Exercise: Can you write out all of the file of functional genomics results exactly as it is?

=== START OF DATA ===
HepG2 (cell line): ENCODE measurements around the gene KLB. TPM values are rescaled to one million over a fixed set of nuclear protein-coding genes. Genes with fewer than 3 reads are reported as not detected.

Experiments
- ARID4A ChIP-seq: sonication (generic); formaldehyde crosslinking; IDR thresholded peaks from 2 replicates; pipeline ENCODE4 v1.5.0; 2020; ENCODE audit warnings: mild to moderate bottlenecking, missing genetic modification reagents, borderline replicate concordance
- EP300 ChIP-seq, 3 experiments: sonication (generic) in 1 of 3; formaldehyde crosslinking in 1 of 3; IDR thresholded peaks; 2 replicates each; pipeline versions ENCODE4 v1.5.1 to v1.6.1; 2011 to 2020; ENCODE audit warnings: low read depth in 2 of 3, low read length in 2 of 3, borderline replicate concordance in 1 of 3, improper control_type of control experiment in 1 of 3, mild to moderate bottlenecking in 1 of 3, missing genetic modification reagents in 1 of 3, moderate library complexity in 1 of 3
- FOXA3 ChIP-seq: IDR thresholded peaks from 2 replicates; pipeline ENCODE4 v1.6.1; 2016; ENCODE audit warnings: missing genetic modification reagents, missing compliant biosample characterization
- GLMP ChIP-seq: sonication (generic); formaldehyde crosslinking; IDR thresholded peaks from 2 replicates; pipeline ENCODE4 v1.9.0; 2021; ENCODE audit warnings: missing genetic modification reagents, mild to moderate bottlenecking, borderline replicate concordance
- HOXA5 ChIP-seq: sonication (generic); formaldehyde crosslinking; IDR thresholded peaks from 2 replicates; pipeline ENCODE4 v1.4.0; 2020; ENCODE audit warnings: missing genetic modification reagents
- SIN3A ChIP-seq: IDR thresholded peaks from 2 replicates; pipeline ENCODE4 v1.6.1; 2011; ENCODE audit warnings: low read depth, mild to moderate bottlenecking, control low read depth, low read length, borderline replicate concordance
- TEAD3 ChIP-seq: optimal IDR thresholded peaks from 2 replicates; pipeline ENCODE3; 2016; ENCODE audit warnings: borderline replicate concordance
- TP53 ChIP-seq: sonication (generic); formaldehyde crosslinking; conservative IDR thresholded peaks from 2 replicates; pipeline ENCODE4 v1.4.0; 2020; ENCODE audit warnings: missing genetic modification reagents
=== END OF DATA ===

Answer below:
HepG2 (cell line): ENCODE measurements around the gene KLB. TPM values are rescaled to one million over a fixed set of nuclear protein-coding genes. Genes with fewer than 3 reads are reported as not detected.

Experiments
- ARID4A ChIP-seq: sonication (generic); formaldehyde crosslinking; IDR thresholded peaks from 2 replicates; pipeline ENCODE4 v1.5.0; 2020; ENCODE audit warnings: mild to moderate bottlenecking, missing genetic modification reagents, borderline replicate concordance
- EP300 ChIP-seq, 3 experiments: sonication (generic) in 1 of 3; formaldehyde crosslinking in 1 of 3; IDR thresholded peaks; 2 replicates each; pipeline versions ENCODE4 v1.5.1 to v1.6.1; 2011 to 2020; ENCODE audit warnings: low read depth in 2 of 3, low read length in 2 of 3, borderline replicate concordance in 1 of 3, improper control_type of control experiment in 1 of 3, mild to moderate bottlenecking in 1 of 3, missing genetic modification reagents in 1 of 3, moderate library complexity in 1 of 3
- FOXA3 ChIP-seq: IDR thresholded peaks from 2 replicates; pipeline ENCODE4 v1.6.1; 2016; ENCODE audit warnings: missing genetic modification reagents, missing compliant biosample characterization
- GLMP ChIP-seq: sonication (generic); formaldehyde crosslinking; IDR thresholded peaks from 2 replicates; pipeline ENCODE4 v1.9.0; 2021; ENCODE audit warnings: missing genetic modification reagents, mild to moderate bottlenecking, borderline replicate concordance
- HOXA5 ChIP-seq: sonication (generic); formaldehyde crosslinking; IDR thresholded peaks from 2 replicates; pipeline ENCODE4 v1.4.0; 2020; ENCODE audit warnings: missing genetic modification reagents
- SIN3A ChIP-seq: IDR thresholded peaks from 2 replicates; pipeline ENCODE4 v1.6.1; 2011; ENCODE audit warnings: low read depth, mild to moderate bottlenecking, control low read depth, low read length, borderline replicate concordance
- TEAD3 ChIP-seq: optimal IDR thresholded peaks from 2 replicates; pipeline ENCODE3; 2016; ENCODE audit warnings: borderline replicate concordance
- TP53 ChIP-seq: sonication (generic); formaldehyde crosslinking; conservative IDR thresholded peaks from 2 replicates; pipeline ENCODE4 v1.4.0; 2020; ENCODE audit warnings: missing genetic modification reagents